The beef industry is the largest revenue generating commodity in Texas and contains all segments of the beef industry in the United States (i.e., seedstock, cow/calf, stocker/feedlot, packer, and consumers). The annual volume of cattle in the Texas beef industry is strongly supported by the number of cows in the cow/calf segment, which was 4.69 million beef cows in January of 2021. Because of forage growth and stocking density, a large portion of these cows reside in counties of subtropical climate. Cattle in this environment are challenged by hot ambient temperature and humidity and the many stressors that encompass this ecosystem. Because of these environmental challenges, many of the cattle in this region of Texas are Bos indicus-influenced, which means their breed composition involves some percentage of the breed of Brahman.
The primary tool of genetic selection of beef cattle is that of Expected Progeny Difference (EPD), which merges progeny records, pedigree, and genomic information to estimate breeding values. The global beef industries have been advancing the EPD processes for > 50 years; however, there is still great need to better understand the effects of the environment on cattle, how these environmental effects are accounted in the breeding value estimation processes, and most importantly, develop new traits to foster sustainability of beef cattle production systems.
Genetic influence on beef cattle adaptation and grazing traits in a subtropical environment
Dr. Thomas is leading a new research program in beef cattle systems at the Texas A&M AgriLife Research Center in Beeville. This research will be a collaboration with the USDA’s project known as germplasm evaluation (GPE). The project will focus on evaluating Brahman-crosses, Beefmaster, Brangus, and Santa Gertrudis cattle in a subtropical environment. The project also studies the genetics of grazing traits, which meshes with the forage agronomy program at the Beeville station. The goal of this project is to increase knowledge of fitness traits of Brahman-influenced cattle in the Texas Gulf Coast region. The objectives of this project are to: 1) study and describe environment influence on cattle performance, and 2) conduct new trait development by characterizing the genetic variation of grazing traits in a subtropical environment and investigate how these traits are influenced by ambient temperature and humidity. Study of grazing traits is becoming feasible because of digital agriculture technologies.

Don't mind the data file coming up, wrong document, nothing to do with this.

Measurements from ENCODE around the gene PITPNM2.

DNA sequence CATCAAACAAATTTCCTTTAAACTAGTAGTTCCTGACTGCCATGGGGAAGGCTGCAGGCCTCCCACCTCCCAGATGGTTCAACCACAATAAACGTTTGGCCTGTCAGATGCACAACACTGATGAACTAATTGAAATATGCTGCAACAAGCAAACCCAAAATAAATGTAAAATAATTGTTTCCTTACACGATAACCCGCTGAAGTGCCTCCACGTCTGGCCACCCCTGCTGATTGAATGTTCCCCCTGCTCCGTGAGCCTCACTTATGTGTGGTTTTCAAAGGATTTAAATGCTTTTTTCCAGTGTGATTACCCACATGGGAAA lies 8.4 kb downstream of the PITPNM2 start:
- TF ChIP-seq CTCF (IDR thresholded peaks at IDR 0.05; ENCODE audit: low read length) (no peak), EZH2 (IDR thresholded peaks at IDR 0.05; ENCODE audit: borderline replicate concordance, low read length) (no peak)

Dr. Milton Thomas
- Jason Bosquez
- Dr. Randy Stanko
D.W. Bailey, M.G. Trotter, C. Tobin, and M.G. Thomas. 2021. Opportunities to apply precision livestock management on rangelands. Front. Sustain. Food Sys: Agroecology and Ecosystems Services. E-pub. 611915. doi: 10.3389/fsufs.2021.611915
T.D.P. Paim, E.H.A. Hay, C. Wilson, M.G. Thomas, L.A. Kuehn, S.R. Paiva, C.M. McManus, H. Blackburn. 2020. Genomic breed composition of selection signatures in Brangus beef cattle. Front. Genet.: Livestock Genomics. 11:710. doi:10.3389/fgene.202000710.
C.F. Pierce, S.E. Speidel, S.J. Coleman, R.M. Enns, D.W. Bailey, J.F. Medrano, A. Canovas, P.J. Meiman, L.D. Howery, W.F. Mandeville, and M.G. Thomas. 2020. Genome-wide association studies of beef cow terrain-use traits using Bayesian Multiple SNP regression. Livest. Sci. 232:103900; doi: 10.1016/j.livsci.2019.103900.
T.D.P. Paim, E.H. Hay, C. Wilson, M.G. Thomas, L.A. Kuehn, S.R. Paiva, C. McManus, and H.D. Blackburn. 2020. Dynamics of genomic architecture during composite breed development in cattle. Anim. Genet. 51:224-234. doi:10.111/age.12907.
B.C. Krehbiel, M.G. Thomas, C.S. Wilson, S.E. Speidel, R.M. Enns, S.R. Paiva, and H.D. Blackburn. 2019. Evaluation of genetic structure across U.S. climate zones using prominent AI sires of Red Angus cattle. Livestock Sci. 225:26-31. doi:10.1016/j.livsci.2019.04.012.
D.W. Bailey, M.G. Trotter, C.W. Knight, and M.G. Thomas. 2018. Use of GPS tracking collars and accelerometers for rangeland livestock production. Trans. Anim. Sci. 2:81-88; doi:10.1093/tas/txx006.
M.A. Elzo, R. Mateescu, M.G. Thomas, D.D. Johnson, C.A. Martinez, D.O. Rae, J.G. Wasdin, M.D. Driver, and J.D. Driver. 2016. Growth and reproduction genomic-polygenic and polygenic parameters and prediction trends as Brahman fraction increases in an Angus-Brahman multibreed population. Livestock Sci. 190:104-112.
D.W. Bailey, S. Lunt, A. Lipka, M.G. Thomas, J.F. Medrano, A. Canovas, G. Rincon, M.B. Stephenson, and D. Jensen. 2015. Genetic influence on cattle grazing distribution: association of genetic markers with terrain use in beef cows. Range Ecol. Mgt. 68:142-149.